Hydroplaning Resistance

Do you know what direction your 12” Used Tires are supposed to go when you hydroplane? Do you know what you’re supposed to do when you hydroplane? Hopefully you never hydroplane, but I think that if you do, you should be extra prepared so that way you don’t panic and tell yourself that you don’t know what to do.

Hydroplaning will happen when one or more of your 12” Used Tires is lifted from the road by a small enough wedge of water that gets trapped in front of and under your used tires as the vehicle drives through water. The worst case of hydroplaning will usually happen during heavy rainstorms when water creates puddles on the highway or expressway. If you didn’t know, hydroplaning is known to cause the steering wheel to jerk and the car to slowly but surely pull towards the puddle.

I know, it’s scary.

The speed at which your used tires hydroplane is a total function of different things that include water depth, vehicle speed, vehicle weight, tire width, tread depth and tread design. It also really depends on how much water need to be removed from your used tires, how much weight is actually pressing down on the tires, and how efficient the tread design is at evacuating water.

As a general rule, the tread design on your used tires will affect hydroplaning resistance at high speeds and also in deep water. The tread compound will affect wet traction when you travel at lower speeds or when you travel in shallow water.

The directional tread designs are usually used on tires that are meant to better resist hydroplaning; so if you live in an area that acquires more than enough inches of snow per year, these are the tires that you need to get. Their multiple tread grooves are manufactured to be aligned in a consistent “V” shape in order to increase the tire’s ability to channel water from between the tire’s footprint and the road. These tread designs are also really helpful in increasing resistance to hydroplaning when relatively wide Plus Two, Plus Three, or Plus Four tire and wheel applications result in fitting a much wider tire to a vehicle than its Original Equipment size.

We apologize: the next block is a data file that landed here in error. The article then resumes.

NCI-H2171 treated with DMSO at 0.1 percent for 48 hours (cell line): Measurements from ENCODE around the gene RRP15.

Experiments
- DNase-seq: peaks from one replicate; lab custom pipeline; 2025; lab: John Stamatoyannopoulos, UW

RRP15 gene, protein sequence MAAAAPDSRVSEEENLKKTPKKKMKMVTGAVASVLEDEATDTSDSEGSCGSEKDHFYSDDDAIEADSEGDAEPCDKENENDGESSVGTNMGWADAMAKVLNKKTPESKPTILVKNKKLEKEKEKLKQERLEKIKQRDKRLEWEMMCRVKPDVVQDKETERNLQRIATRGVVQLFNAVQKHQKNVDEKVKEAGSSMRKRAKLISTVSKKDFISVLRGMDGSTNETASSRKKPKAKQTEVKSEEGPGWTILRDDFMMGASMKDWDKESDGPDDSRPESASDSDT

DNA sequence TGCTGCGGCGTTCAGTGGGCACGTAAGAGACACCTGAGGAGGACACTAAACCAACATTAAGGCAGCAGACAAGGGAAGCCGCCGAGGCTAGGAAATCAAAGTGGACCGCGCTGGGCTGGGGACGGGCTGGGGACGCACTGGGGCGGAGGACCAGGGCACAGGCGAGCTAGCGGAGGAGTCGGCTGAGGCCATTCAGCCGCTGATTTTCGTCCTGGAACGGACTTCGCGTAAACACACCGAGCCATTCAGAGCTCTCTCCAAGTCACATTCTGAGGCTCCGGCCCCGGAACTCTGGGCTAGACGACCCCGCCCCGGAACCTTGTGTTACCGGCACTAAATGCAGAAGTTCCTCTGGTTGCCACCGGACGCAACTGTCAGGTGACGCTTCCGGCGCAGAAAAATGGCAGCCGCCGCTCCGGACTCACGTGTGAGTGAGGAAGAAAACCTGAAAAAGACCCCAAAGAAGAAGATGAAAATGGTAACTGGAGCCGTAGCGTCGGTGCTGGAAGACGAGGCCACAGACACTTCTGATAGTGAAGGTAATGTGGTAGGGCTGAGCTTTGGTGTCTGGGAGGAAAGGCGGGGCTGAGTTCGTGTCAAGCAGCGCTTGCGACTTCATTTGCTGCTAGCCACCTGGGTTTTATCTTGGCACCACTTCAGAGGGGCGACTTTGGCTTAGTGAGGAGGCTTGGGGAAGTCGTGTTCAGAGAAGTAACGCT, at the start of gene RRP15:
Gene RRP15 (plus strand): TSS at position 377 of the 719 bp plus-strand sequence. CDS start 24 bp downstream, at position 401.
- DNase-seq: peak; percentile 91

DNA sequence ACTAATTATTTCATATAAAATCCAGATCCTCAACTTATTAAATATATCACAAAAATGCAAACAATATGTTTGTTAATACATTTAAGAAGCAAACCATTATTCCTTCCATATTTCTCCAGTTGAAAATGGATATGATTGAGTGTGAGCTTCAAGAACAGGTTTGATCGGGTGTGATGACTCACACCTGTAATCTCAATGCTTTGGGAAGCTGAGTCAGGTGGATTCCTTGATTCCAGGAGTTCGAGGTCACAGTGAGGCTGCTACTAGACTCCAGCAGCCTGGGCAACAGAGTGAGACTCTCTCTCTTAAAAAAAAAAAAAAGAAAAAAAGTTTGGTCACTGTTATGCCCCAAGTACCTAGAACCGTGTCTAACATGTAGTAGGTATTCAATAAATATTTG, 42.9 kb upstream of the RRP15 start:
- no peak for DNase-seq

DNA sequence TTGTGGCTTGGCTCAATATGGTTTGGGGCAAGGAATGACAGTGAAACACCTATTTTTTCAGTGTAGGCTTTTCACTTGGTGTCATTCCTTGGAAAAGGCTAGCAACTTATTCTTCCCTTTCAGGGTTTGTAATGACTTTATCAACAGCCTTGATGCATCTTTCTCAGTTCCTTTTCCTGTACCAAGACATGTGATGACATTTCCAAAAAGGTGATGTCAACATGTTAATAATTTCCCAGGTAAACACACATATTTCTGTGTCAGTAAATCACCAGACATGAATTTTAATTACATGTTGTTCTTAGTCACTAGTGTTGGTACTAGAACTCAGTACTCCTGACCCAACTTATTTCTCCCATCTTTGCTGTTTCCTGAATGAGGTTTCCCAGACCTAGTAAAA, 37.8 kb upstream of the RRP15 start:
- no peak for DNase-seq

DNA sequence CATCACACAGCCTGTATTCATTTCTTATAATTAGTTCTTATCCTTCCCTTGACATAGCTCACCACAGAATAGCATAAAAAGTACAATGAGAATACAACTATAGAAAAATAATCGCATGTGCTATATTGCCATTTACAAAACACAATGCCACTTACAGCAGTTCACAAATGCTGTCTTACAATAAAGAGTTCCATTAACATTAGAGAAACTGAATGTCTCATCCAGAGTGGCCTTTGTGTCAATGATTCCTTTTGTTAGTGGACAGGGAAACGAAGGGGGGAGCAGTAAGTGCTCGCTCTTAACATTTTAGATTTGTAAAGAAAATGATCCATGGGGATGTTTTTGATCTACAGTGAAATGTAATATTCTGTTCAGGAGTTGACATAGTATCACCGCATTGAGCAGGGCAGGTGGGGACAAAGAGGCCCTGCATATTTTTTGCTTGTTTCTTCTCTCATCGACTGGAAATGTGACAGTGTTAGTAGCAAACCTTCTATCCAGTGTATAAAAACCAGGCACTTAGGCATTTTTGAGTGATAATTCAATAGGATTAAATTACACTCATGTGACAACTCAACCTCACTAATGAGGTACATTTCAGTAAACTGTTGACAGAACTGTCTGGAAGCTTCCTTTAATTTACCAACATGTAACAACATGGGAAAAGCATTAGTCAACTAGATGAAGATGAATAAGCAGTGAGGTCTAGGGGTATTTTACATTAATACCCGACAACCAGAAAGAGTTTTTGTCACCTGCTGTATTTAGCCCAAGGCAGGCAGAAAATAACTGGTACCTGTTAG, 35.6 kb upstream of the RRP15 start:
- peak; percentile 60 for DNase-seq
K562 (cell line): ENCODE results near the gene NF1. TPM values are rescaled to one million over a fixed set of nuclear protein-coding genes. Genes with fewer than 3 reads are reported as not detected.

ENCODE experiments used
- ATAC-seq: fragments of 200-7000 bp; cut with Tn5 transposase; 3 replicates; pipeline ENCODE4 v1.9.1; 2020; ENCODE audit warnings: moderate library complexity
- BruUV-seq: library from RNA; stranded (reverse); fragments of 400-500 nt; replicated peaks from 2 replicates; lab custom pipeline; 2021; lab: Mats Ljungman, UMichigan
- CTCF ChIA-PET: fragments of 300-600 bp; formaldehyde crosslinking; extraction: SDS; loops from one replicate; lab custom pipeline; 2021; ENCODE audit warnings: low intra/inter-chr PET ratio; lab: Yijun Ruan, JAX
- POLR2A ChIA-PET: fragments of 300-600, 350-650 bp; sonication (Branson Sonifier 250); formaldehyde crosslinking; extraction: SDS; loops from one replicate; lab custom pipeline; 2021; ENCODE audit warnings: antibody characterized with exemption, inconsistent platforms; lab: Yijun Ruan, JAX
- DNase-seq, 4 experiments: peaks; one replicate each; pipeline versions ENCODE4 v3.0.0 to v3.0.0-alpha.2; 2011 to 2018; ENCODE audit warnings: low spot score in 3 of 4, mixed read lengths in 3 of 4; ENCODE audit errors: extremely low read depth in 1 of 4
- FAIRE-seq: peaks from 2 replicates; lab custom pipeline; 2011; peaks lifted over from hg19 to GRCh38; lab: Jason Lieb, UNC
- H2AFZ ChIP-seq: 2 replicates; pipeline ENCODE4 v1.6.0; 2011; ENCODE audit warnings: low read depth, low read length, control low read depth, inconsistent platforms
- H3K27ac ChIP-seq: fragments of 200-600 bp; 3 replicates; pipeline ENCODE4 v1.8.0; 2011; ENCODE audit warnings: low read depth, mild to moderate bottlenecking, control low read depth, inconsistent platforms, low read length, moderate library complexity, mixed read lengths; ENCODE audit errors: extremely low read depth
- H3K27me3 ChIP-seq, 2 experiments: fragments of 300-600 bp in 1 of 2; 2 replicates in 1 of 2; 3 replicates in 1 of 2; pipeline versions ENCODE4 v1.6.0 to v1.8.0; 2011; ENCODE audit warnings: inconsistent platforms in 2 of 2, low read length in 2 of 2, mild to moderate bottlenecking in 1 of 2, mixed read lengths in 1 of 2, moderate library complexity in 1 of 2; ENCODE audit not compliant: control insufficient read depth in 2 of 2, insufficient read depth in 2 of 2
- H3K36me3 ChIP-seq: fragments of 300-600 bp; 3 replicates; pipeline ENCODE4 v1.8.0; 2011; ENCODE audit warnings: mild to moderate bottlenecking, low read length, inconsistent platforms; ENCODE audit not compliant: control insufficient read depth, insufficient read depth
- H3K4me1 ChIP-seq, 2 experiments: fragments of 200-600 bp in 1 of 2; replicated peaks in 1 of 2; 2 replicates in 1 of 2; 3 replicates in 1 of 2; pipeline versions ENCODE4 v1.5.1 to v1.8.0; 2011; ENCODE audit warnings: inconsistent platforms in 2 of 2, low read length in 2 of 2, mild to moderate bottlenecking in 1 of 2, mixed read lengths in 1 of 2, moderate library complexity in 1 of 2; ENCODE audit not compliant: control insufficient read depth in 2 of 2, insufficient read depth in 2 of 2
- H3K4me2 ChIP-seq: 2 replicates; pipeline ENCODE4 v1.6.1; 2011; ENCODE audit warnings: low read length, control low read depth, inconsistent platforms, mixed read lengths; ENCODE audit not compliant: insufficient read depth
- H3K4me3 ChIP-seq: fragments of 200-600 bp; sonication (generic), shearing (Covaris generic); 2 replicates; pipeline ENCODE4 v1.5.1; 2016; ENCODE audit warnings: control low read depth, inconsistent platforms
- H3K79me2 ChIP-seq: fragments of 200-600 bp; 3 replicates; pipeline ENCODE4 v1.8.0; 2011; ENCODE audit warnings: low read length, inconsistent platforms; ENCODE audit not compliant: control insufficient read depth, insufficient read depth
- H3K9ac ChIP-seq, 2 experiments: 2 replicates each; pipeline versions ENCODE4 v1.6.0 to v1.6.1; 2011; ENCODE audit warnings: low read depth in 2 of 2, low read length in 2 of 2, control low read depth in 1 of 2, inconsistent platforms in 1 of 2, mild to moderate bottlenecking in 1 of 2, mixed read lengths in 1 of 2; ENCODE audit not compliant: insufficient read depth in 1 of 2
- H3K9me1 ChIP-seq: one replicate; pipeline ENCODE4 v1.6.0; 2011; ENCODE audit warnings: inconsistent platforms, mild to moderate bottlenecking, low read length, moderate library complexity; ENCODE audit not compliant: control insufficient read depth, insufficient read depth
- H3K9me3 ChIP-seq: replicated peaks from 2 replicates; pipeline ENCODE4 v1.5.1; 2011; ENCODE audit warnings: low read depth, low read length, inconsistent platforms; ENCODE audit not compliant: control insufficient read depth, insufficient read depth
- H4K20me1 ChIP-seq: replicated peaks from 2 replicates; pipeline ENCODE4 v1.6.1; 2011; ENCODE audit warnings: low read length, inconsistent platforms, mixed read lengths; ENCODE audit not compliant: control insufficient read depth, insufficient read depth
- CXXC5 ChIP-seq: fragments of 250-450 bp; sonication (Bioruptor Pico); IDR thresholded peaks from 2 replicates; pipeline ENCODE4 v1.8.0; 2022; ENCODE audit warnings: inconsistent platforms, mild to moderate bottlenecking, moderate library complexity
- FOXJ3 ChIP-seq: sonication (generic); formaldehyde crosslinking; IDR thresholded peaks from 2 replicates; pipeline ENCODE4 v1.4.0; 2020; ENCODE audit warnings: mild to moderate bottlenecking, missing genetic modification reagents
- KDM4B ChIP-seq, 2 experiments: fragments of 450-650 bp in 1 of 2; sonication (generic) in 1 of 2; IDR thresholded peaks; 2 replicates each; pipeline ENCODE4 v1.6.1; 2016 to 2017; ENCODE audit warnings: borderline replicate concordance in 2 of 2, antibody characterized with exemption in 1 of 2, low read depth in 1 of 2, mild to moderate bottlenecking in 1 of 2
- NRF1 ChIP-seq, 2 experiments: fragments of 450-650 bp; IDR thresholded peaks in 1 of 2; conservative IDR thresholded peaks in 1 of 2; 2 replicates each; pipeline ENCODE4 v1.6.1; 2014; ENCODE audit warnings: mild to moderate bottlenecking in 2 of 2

Hopefully all of this is making sense to you so far.

Here’s something that you should take special note on: If directional tires are “accidentally” put on backwards during installation or when you get your 12” Used Tires rotated, the driver (you) just has to reduce the speed that you travel at in the rain and have the tires installed correctly at the first opportunity. Don’t think that they’re going to be fine until you need new tires again - no, get them fixed as soon as you can! If you run directional tires backwards for a short amount of time, it won’t really hurt their internal structure .. but just try to get them fixed like I said before.

Another way to minimize your possibility of hydroplaning would be to frequently rotate your used tires with the directional tread design. Even though tire rotation can’t completely eliminate the possibility of having irregular tire wear, it really does make a different and even helps even out wear on most cars because the tires are experiencing different stresses as they are repeatedly reassigned from the “driven” to the “non-driven” axle.